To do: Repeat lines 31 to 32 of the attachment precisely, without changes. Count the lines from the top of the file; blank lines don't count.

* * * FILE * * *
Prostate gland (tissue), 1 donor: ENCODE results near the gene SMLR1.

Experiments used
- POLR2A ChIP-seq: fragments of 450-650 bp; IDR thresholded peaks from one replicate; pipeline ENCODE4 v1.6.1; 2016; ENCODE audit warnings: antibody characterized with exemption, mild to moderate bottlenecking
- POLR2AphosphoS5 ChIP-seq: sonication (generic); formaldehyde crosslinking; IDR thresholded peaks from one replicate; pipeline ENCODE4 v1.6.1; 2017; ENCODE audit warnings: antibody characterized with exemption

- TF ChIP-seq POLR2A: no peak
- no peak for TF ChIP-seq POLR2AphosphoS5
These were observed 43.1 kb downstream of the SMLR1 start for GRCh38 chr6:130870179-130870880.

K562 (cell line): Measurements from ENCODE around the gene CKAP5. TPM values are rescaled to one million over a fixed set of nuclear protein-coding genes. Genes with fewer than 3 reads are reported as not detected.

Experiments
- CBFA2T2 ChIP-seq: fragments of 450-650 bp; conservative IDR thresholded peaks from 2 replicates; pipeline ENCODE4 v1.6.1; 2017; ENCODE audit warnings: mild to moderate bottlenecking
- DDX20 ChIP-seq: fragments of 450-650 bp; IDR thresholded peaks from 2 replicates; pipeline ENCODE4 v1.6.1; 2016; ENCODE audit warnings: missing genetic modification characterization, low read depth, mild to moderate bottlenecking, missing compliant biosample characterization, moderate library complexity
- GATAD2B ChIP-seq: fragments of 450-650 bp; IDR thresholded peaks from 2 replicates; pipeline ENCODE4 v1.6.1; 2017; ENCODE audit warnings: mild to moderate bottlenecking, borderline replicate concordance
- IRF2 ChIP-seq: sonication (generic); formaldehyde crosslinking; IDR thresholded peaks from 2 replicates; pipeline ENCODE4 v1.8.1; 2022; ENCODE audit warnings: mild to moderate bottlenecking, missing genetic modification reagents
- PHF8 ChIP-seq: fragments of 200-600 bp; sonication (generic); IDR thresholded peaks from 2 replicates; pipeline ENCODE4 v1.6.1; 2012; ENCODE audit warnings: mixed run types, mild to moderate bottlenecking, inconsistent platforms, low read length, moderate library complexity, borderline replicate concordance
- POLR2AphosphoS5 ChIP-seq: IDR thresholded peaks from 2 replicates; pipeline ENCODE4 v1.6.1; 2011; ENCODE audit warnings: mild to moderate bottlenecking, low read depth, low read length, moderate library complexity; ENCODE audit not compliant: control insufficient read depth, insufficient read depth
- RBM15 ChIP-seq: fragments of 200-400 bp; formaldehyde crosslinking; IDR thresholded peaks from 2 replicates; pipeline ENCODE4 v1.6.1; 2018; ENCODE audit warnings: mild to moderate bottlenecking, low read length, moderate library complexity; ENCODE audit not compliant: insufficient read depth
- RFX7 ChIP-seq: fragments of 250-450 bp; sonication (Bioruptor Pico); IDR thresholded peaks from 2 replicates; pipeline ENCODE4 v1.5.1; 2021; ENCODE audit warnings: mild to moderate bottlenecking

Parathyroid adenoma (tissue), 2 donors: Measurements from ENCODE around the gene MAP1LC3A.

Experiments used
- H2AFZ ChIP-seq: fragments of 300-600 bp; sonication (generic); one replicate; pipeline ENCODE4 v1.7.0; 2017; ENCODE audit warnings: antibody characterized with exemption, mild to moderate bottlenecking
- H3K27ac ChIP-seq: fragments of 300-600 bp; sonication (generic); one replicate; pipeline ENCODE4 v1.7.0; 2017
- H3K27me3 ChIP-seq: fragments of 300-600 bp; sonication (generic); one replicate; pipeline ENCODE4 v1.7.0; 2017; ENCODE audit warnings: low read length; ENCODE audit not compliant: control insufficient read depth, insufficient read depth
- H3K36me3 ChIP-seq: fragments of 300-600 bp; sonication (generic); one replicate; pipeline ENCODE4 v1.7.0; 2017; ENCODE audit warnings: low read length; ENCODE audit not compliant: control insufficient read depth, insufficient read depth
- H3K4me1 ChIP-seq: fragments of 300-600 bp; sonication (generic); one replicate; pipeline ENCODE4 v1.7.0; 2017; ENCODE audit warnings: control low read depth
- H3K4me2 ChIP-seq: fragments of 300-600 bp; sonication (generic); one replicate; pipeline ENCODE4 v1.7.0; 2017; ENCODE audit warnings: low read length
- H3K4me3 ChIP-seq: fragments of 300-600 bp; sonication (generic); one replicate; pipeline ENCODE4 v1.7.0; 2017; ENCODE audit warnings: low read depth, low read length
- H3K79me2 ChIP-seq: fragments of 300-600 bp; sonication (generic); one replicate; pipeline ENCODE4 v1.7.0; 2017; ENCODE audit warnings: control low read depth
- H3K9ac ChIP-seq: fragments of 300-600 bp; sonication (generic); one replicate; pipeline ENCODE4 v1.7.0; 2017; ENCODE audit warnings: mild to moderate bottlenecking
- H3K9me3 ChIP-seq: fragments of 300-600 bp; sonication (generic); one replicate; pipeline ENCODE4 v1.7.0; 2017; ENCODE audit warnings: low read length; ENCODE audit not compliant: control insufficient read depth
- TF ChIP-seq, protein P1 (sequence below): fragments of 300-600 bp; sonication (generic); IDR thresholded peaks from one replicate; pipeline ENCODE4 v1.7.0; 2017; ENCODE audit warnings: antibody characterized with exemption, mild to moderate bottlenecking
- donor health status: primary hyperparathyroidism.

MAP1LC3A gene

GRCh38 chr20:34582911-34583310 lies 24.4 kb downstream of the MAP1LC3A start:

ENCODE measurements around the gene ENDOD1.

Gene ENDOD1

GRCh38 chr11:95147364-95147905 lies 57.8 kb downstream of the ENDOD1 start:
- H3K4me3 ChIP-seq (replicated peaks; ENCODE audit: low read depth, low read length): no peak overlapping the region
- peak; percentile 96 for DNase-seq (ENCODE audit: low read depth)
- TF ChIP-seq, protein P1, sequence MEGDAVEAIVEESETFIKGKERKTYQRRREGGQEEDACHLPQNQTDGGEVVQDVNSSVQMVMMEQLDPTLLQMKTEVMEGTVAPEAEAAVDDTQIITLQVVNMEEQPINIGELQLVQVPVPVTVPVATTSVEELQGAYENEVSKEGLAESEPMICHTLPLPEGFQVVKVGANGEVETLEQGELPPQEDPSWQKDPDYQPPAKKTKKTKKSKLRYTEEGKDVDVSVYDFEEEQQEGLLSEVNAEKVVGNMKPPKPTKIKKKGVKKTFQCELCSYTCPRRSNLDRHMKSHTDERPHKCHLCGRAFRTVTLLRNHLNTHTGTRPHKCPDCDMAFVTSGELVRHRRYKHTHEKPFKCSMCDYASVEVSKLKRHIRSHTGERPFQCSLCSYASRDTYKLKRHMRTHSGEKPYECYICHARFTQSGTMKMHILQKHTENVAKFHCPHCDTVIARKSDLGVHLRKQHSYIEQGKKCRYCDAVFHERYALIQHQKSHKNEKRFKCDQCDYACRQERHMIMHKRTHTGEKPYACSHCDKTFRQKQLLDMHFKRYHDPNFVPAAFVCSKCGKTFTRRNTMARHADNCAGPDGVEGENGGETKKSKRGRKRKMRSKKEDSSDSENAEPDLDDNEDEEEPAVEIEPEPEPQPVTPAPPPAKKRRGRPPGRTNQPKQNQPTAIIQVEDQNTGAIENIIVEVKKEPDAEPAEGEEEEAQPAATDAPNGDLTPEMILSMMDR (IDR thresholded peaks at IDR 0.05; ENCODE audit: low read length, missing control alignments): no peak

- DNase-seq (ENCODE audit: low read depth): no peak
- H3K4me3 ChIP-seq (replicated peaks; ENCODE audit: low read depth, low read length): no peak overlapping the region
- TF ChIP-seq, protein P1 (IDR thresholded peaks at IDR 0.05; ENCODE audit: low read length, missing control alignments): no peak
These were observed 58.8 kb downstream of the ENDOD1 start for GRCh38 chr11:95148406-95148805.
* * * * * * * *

- donor health status: primary hyperparathyroidism.

MAP1LC3A gene